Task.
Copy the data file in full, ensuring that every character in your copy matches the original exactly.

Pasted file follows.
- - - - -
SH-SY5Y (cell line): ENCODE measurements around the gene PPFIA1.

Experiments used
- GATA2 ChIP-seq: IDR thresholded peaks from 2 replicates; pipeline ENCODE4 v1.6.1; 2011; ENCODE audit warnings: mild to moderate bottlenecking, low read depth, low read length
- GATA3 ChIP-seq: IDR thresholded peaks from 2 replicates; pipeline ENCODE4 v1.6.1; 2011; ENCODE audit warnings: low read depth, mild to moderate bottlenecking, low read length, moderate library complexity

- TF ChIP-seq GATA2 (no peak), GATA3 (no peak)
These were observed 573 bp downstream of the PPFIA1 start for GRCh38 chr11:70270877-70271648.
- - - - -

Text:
SH-SY5Y (cell line): ENCODE measurements around the gene PPFIA1.

Experiments used
- GATA2 ChIP-seq: IDR thresholded peaks from 2 replicates; pipeline ENCODE4 v1.6.1; 2011; ENCODE audit warnings: mild to moderate bottlenecking, low read depth, low read length
- GATA3 ChIP-seq: IDR thresholded peaks from 2 replicates; pipeline ENCODE4 v1.6.1; 2011; ENCODE audit warnings: low read depth, mild to moderate bottlenecking, low read length, moderate library complexity

- TF ChIP-seq GATA2 (no peak), GATA3 (no peak)
These were observed 573 bp downstream of the PPFIA1 start for GRCh38 chr11:70270877-70271648.